This private world is embedded in a piece of Germany that is known to my generation of West Germans, people in their mid-thirties, mostly only from history class and wall calendars. Childhood memories of comfortable royal seats in Thuringia, pictures from the Prussian past preserved in East Berlin—what else did I still remember about it? Now I was suddenly driving through Fontane’s Ribbeck and standing unexpectedly in front of the sarcophagus of Otto the Great in the Magdeburg cathedral, and then before the tomb of the reformer Martin Luther in the palace church at Wittenberg. The faded map that I carried in my head of the German world on the other side of the Elbe was suddenly filling up again with names, shapes, buildings.
Small, nestled county seats and farming villages rest in a dream-like haze; plaster flakes off beautiful facades; a car rumbles across the cobblestone pavement; nowhere has traffic become an all-consuming Moloch. In this respect, the GDR has become a kind of open-air museum of the German past: the Germany of yesteryear is preserved there; the era of pedestrians and beer wagons is not over yet.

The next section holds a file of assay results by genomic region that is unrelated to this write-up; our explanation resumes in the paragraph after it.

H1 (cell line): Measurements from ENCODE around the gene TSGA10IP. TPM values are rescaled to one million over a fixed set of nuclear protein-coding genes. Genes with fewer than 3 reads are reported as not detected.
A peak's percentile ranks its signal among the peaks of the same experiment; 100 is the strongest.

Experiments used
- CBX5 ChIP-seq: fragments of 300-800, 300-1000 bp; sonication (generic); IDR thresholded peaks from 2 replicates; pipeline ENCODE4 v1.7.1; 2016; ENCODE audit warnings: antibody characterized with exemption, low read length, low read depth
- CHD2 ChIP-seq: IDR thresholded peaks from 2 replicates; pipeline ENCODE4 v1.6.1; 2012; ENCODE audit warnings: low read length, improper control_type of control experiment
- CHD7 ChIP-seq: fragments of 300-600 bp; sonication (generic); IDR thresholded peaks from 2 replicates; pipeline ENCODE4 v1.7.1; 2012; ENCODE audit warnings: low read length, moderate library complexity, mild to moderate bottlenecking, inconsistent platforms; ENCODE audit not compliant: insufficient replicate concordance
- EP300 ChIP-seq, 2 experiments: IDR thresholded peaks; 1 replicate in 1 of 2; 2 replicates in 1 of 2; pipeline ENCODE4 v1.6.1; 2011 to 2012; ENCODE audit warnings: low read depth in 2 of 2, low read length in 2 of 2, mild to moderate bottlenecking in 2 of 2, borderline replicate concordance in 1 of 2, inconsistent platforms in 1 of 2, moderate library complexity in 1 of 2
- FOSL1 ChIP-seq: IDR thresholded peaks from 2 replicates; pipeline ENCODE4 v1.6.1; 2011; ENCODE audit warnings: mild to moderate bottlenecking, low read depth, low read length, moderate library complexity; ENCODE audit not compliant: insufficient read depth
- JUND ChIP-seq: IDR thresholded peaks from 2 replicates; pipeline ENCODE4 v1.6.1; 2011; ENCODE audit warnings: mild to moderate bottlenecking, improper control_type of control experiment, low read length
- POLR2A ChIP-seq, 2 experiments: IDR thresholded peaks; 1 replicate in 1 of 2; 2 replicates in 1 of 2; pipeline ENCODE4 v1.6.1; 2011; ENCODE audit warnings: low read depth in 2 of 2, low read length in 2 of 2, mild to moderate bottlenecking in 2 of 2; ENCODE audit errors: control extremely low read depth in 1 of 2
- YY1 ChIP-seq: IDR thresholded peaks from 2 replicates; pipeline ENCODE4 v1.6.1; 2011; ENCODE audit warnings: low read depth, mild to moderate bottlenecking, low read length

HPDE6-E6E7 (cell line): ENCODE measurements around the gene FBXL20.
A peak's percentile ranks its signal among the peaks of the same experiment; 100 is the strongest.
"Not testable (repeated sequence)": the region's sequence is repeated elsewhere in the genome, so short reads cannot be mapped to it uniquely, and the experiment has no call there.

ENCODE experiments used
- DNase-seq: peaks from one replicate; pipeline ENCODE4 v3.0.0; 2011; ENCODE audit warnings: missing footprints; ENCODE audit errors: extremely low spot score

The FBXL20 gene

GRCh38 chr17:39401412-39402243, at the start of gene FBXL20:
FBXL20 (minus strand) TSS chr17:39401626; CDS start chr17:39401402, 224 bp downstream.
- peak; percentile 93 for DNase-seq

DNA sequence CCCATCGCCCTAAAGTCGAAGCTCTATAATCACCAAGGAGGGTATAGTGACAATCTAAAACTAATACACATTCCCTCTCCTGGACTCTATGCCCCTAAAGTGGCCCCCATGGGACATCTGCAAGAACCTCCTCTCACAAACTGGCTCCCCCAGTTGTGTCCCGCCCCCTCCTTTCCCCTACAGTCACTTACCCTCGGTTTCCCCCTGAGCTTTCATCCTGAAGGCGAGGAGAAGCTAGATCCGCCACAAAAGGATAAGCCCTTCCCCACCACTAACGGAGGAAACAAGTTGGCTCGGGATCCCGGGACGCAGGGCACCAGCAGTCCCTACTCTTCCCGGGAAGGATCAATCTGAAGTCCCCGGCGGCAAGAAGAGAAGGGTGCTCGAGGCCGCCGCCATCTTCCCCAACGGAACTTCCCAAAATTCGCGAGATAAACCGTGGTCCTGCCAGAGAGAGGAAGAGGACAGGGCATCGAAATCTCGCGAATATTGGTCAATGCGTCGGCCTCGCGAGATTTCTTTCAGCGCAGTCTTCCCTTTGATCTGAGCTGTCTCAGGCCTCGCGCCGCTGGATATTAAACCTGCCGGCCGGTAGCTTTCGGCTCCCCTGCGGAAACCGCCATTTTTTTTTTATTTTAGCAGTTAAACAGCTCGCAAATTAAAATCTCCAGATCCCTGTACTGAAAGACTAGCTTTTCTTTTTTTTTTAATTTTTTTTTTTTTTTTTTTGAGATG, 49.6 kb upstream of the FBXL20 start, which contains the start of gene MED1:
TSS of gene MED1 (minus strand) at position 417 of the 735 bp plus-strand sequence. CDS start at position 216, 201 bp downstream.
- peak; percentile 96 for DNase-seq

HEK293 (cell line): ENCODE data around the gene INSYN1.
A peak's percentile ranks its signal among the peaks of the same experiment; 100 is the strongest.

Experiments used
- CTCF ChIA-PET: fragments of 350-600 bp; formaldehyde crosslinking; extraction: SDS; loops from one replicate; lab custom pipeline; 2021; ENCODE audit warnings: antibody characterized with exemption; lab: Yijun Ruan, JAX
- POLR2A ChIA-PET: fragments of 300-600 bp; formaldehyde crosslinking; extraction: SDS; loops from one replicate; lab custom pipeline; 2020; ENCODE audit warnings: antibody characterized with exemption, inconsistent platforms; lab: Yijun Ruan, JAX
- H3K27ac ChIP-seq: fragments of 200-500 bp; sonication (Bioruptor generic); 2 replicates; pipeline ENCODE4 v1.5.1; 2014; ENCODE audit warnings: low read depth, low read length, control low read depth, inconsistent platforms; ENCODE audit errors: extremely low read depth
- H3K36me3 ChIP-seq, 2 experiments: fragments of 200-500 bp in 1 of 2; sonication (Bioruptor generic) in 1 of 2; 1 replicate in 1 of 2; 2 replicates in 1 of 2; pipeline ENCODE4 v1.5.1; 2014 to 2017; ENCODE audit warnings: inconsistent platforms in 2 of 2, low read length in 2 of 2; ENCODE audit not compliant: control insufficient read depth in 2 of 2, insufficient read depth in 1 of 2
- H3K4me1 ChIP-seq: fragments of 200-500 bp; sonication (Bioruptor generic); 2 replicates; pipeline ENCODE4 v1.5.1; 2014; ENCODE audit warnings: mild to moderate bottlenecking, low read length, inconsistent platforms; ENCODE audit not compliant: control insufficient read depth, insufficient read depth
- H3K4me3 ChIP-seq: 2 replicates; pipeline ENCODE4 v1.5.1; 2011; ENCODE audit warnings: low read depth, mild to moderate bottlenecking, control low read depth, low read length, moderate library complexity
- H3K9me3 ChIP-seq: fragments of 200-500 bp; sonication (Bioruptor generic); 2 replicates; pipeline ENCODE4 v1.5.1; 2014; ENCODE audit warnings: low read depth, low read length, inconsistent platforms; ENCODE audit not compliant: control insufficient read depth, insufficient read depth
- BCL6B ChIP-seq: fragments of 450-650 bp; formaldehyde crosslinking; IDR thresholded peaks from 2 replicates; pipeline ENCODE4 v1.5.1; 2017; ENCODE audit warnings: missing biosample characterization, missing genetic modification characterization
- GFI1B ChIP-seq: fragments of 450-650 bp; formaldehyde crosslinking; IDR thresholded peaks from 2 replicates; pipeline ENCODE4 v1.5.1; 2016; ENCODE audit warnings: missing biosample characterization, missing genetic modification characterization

This antiquated world of the GDR has its sentimental charm, yet it also has modern drawbacks. A dismal gray defines most of the cities; feeble streetlamps cast only a dim light. The growth of these places was forcibly halted at the end of the 1920s or beginning of the 1930s, and new buildings have not sprung up yearly around these villages and cities since then. Only where the war brought damage, it seems, have any new buildings been erected. Not that these are such bright spots.
Everywhere in the GDR, the Western visitor comes across avenues called “Stalinallee” built in the Moscow wedding-cake style. It is not just in East Berlin that these monstrosities are found; they also spoil the view of the old market square being reconstructed in Dresden or the rebuilt downtown in Magdeburg. In the meantime, to be sure, the government architects over there have departed from the confectioner’s style and are now building de-frilled houses, friendlier, happier, and more colorful, but everywhere they build in prefab patterns. All over, the same standardized row houses are shooting out of the ground, and whoever regards variety as the spice of life will still find the post-Stalinist building style monotonous, indeed, even bleak.
Source: Marion Gräfin Dönhoff, Reise in ein fernes Land. Hamburg, 1964, p. 97 f.; reprinted in Christoph Kleßmann and Georg Wagner, eds., Das gespaltene Land. Leben in Deutschland 1945–1990. Munich, 1993, pp. 40–41. Republished with permission.